The Nipah virus is one of the next pandemic threats, warned one of the Oxford scientists who developed AstraZeneca’s vaccine against covid-19 Sarah Gilbert.
According to her, there is still no vaccine for this virus and the studies that were ongoing had to be interrupted by the covid-19 pandemic.
“If we have a Delta variant of the Nipah virus, suddenly we have a highly transmissible virus with a 50 percent mortality rate,” said Sarah Gilbert during an event at the UK’s Cheltenham Literature Festival.
Nipah tops the list of ten priority diseases that the World Health Organization (WHO) has identified as potential sources of future epidemics.
The virus recently claimed a victim in India and forced hundreds of close contacts into isolation to contain a possible outbreak.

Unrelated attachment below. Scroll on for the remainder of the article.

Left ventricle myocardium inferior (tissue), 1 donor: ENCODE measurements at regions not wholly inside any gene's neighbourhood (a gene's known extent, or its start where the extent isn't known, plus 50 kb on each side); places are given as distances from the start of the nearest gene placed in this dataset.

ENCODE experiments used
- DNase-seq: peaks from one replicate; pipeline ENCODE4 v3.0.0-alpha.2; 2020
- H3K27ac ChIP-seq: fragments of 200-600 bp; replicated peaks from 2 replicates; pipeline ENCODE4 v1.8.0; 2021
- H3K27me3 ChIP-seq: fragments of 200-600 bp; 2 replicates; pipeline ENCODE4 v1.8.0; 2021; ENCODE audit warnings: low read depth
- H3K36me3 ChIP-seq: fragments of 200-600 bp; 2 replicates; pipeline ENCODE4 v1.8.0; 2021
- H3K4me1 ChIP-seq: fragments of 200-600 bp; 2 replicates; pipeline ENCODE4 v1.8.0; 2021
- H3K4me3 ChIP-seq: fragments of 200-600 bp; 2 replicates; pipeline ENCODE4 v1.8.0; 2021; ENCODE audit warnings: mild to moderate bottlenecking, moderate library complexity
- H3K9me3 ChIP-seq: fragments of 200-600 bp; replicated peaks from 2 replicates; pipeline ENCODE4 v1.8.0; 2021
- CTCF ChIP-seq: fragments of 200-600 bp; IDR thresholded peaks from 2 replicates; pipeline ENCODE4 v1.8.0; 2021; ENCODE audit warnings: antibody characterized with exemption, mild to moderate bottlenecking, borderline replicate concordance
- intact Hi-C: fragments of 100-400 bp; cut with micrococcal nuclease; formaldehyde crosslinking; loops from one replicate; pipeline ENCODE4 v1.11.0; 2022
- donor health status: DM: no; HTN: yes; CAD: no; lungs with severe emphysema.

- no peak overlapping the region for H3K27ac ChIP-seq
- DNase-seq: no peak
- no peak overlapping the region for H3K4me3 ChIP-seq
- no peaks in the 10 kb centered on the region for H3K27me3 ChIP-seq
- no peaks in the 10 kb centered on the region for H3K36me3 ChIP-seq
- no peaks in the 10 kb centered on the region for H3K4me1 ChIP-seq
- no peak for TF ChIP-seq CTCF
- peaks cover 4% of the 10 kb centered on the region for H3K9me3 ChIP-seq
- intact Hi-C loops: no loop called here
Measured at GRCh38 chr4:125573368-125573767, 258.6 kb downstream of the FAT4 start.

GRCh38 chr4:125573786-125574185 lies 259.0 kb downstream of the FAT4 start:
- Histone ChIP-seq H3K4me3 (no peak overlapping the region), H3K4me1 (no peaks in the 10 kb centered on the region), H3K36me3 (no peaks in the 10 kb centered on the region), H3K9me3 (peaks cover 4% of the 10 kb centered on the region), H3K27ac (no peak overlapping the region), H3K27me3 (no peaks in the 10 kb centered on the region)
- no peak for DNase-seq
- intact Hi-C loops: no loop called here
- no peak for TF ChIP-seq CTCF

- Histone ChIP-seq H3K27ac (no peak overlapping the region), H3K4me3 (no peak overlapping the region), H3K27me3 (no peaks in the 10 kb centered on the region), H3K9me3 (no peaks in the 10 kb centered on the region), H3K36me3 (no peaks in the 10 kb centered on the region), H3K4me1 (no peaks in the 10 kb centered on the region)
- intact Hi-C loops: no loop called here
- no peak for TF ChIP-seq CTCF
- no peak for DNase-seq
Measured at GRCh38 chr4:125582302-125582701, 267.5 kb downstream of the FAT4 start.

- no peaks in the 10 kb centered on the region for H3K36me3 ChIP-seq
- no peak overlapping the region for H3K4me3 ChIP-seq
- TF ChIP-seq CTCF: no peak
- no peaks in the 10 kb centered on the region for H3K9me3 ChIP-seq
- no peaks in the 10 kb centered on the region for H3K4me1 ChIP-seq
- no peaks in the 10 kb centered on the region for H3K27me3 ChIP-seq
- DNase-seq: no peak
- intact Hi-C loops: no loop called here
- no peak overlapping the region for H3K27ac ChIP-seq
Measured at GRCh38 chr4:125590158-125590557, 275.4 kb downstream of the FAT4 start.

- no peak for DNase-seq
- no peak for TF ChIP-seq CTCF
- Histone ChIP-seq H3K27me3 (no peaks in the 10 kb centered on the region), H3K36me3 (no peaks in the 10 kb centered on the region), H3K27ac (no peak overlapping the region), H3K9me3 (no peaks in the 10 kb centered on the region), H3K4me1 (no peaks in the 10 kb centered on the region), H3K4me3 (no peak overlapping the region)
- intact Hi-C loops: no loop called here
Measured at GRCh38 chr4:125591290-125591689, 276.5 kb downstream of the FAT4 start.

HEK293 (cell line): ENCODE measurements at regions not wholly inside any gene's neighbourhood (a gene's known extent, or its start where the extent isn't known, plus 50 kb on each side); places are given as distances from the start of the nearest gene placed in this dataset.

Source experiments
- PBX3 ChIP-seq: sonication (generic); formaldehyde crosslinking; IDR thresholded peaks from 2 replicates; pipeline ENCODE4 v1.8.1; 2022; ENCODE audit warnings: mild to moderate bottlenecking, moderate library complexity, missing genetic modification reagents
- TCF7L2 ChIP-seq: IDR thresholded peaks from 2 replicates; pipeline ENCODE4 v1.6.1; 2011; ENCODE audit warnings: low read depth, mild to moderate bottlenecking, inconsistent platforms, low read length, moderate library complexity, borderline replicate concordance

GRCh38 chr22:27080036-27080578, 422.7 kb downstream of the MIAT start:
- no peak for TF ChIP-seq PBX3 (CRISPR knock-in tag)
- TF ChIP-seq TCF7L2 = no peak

What is Nipah Virus
It is a zoonotic disease, that is, transmitted from an animal to a human. It is usually transmitted from the ingestion of fruits contaminated with saliva or urine from infected bats, which are natural reservoirs of this virus.
Transmission can also occur directly from person to person or from contact with infected pigs.
Since its discovery in Malaysia in Malaysia among pig farmers, the virus has caused some outbreaks in Asia among humans. In addition to India and Malaysia, cases have also been registered in Indonesia. In Brazil, there is no record to date.
Signals and symptons
The incubation period (range from infection to onset of symptoms) is believed to range from 4 to 14 days.
The Nipah virus causes flu-like symptoms such as fever, cough, sore throat, body aches, fatigue and breathing difficulties.
Also, in more severe cases, it can cause brain swelling and the condition progressing to coma.
The fatality rate is estimated at 40% to 75%. There is no specific treatment, only supportive treatment for symptom relief.